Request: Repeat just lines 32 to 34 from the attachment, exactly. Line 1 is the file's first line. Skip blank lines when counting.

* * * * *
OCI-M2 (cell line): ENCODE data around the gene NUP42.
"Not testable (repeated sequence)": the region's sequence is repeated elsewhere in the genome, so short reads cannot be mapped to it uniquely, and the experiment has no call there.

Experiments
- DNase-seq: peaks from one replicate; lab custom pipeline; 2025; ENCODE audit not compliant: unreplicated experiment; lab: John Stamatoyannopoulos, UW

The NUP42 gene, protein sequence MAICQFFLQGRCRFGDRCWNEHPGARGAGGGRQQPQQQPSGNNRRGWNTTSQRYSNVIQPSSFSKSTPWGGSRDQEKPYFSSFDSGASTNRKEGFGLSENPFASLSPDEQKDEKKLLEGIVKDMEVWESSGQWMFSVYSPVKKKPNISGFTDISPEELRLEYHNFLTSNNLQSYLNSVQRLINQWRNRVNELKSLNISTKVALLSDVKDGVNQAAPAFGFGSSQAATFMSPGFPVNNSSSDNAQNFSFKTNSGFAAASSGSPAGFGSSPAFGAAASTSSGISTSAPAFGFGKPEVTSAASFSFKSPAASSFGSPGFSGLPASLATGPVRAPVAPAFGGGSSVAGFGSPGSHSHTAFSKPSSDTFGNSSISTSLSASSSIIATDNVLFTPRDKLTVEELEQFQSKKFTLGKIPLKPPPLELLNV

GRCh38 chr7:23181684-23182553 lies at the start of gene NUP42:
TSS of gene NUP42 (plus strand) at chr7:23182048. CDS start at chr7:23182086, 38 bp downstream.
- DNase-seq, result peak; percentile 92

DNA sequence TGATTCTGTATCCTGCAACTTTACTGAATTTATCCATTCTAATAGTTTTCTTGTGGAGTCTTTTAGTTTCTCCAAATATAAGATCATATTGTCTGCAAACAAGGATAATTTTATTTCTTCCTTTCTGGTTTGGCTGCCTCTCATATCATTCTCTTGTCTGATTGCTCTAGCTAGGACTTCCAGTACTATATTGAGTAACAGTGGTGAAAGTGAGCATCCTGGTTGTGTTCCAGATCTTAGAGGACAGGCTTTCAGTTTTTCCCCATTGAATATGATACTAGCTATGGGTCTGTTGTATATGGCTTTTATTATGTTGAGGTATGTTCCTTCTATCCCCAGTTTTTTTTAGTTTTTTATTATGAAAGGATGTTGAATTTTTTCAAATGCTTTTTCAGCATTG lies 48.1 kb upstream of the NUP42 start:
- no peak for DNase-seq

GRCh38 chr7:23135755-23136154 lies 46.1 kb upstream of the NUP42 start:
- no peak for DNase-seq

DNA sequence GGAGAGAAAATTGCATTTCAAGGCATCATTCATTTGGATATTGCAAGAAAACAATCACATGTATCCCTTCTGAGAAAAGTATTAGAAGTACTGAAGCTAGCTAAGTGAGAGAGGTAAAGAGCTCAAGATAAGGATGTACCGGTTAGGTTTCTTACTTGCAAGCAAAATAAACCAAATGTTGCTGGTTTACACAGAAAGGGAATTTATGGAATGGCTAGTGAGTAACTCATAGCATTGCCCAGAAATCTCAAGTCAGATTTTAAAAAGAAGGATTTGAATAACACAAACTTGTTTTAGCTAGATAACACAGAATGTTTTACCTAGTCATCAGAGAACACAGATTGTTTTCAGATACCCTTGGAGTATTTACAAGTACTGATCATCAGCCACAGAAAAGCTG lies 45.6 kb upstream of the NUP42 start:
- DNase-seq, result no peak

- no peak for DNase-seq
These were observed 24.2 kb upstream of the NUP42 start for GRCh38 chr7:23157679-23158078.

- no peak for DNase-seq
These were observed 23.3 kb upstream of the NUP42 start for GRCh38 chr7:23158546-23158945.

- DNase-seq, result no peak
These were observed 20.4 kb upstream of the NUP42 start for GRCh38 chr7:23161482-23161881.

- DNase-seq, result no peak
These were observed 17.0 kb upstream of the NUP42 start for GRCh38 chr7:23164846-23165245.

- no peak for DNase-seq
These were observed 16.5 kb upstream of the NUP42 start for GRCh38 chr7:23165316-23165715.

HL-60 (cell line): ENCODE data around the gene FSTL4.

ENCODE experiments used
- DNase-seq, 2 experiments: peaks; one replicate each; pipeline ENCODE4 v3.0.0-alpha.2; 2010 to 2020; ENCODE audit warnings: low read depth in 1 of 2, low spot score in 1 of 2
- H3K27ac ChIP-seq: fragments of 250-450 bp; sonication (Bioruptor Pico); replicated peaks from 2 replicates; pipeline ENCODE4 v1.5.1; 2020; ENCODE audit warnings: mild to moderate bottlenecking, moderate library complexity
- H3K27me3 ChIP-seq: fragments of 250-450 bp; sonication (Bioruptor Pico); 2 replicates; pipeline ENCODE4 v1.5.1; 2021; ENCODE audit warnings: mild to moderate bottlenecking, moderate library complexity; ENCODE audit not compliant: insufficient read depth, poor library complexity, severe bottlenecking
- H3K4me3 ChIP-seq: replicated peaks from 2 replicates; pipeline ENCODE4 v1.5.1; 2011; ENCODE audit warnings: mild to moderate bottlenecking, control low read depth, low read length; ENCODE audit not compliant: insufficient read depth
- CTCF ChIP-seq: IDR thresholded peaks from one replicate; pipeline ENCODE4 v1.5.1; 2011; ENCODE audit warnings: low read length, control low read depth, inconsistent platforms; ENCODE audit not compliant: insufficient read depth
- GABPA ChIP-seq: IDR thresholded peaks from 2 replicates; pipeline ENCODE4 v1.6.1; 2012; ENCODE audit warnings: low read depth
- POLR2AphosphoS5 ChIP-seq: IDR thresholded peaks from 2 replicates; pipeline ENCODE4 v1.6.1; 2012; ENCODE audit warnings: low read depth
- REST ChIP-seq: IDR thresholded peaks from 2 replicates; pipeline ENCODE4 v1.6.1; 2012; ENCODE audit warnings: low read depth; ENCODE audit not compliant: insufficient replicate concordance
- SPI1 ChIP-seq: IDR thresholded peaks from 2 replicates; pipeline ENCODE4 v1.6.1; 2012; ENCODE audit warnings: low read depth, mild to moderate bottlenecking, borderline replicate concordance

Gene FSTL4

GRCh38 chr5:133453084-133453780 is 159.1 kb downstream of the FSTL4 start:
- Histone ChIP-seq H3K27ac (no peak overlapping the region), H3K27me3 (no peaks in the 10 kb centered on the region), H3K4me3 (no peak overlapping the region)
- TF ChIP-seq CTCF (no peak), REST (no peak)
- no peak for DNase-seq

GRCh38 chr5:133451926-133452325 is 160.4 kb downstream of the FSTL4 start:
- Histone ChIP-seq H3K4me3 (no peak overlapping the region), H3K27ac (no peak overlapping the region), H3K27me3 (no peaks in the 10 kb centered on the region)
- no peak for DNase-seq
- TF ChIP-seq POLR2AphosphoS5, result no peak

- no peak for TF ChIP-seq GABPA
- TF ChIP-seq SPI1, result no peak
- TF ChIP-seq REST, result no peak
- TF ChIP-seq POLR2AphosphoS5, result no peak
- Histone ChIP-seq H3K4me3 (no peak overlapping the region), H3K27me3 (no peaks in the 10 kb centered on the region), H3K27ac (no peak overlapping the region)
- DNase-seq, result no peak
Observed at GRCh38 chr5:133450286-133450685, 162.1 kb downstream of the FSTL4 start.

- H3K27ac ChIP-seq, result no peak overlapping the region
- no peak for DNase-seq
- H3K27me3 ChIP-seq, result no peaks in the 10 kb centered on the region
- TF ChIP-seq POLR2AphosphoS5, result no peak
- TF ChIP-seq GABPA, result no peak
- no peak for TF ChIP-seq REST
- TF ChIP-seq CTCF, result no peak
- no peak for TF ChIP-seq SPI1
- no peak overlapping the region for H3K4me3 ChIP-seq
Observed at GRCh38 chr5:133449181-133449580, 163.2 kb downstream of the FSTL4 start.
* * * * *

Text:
- GABPA ChIP-seq: IDR thresholded peaks from 2 replicates; pipeline ENCODE4 v1.6.1; 2012; ENCODE audit warnings: low read depth
- POLR2AphosphoS5 ChIP-seq: IDR thresholded peaks from 2 replicates; pipeline ENCODE4 v1.6.1; 2012; ENCODE audit warnings: low read depth
- REST ChIP-seq: IDR thresholded peaks from 2 replicates; pipeline ENCODE4 v1.6.1; 2012; ENCODE audit warnings: low read depth; ENCODE audit not compliant: insufficient replicate concordance